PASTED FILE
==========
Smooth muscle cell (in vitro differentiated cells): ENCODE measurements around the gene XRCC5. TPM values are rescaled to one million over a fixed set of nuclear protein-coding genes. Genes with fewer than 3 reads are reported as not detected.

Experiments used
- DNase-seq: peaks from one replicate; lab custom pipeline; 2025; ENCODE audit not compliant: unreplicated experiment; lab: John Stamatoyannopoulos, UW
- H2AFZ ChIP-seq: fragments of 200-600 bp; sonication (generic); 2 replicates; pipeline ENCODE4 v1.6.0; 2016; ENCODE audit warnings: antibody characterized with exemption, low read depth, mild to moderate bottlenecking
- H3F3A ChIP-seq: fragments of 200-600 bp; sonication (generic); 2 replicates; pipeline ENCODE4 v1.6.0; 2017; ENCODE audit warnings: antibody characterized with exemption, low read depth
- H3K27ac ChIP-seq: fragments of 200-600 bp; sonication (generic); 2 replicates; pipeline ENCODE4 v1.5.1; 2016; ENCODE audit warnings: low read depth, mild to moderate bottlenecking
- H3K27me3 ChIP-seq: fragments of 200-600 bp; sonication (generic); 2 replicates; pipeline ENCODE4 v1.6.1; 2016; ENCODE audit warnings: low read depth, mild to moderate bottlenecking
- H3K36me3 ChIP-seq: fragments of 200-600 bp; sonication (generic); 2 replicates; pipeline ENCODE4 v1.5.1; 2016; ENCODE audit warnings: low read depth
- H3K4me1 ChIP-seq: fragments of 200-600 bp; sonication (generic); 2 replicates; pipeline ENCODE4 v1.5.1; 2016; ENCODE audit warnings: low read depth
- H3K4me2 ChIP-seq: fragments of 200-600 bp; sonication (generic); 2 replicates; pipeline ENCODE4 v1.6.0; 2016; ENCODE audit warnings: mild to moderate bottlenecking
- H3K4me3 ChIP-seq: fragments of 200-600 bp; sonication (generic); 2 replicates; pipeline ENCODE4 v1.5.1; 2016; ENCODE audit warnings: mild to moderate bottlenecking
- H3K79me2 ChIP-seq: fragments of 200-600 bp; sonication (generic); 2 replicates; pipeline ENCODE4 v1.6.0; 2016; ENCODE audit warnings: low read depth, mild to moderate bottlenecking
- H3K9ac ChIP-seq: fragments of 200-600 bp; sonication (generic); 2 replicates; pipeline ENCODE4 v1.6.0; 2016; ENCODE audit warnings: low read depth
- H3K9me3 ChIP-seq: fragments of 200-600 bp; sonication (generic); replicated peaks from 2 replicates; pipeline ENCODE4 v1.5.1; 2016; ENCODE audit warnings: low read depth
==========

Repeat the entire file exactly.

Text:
Smooth muscle cell (in vitro differentiated cells): ENCODE measurements around the gene XRCC5. TPM values are rescaled to one million over a fixed set of nuclear protein-coding genes. Genes with fewer than 3 reads are reported as not detected.

Experiments used
- DNase-seq: peaks from one replicate; lab custom pipeline; 2025; ENCODE audit not compliant: unreplicated experiment; lab: John Stamatoyannopoulos, UW
- H2AFZ ChIP-seq: fragments of 200-600 bp; sonication (generic); 2 replicates; pipeline ENCODE4 v1.6.0; 2016; ENCODE audit warnings: antibody characterized with exemption, low read depth, mild to moderate bottlenecking
- H3F3A ChIP-seq: fragments of 200-600 bp; sonication (generic); 2 replicates; pipeline ENCODE4 v1.6.0; 2017; ENCODE audit warnings: antibody characterized with exemption, low read depth
- H3K27ac ChIP-seq: fragments of 200-600 bp; sonication (generic); 2 replicates; pipeline ENCODE4 v1.5.1; 2016; ENCODE audit warnings: low read depth, mild to moderate bottlenecking
- H3K27me3 ChIP-seq: fragments of 200-600 bp; sonication (generic); 2 replicates; pipeline ENCODE4 v1.6.1; 2016; ENCODE audit warnings: low read depth, mild to moderate bottlenecking
- H3K36me3 ChIP-seq: fragments of 200-600 bp; sonication (generic); 2 replicates; pipeline ENCODE4 v1.5.1; 2016; ENCODE audit warnings: low read depth
- H3K4me1 ChIP-seq: fragments of 200-600 bp; sonication (generic); 2 replicates; pipeline ENCODE4 v1.5.1; 2016; ENCODE audit warnings: low read depth
- H3K4me2 ChIP-seq: fragments of 200-600 bp; sonication (generic); 2 replicates; pipeline ENCODE4 v1.6.0; 2016; ENCODE audit warnings: mild to moderate bottlenecking
- H3K4me3 ChIP-seq: fragments of 200-600 bp; sonication (generic); 2 replicates; pipeline ENCODE4 v1.5.1; 2016; ENCODE audit warnings: mild to moderate bottlenecking
- H3K79me2 ChIP-seq: fragments of 200-600 bp; sonication (generic); 2 replicates; pipeline ENCODE4 v1.6.0; 2016; ENCODE audit warnings: low read depth, mild to moderate bottlenecking
- H3K9ac ChIP-seq: fragments of 200-600 bp; sonication (generic); 2 replicates; pipeline ENCODE4 v1.6.0; 2016; ENCODE audit warnings: low read depth
- H3K9me3 ChIP-seq: fragments of 200-600 bp; sonication (generic); replicated peaks from 2 replicates; pipeline ENCODE4 v1.5.1; 2016; ENCODE audit warnings: low read depth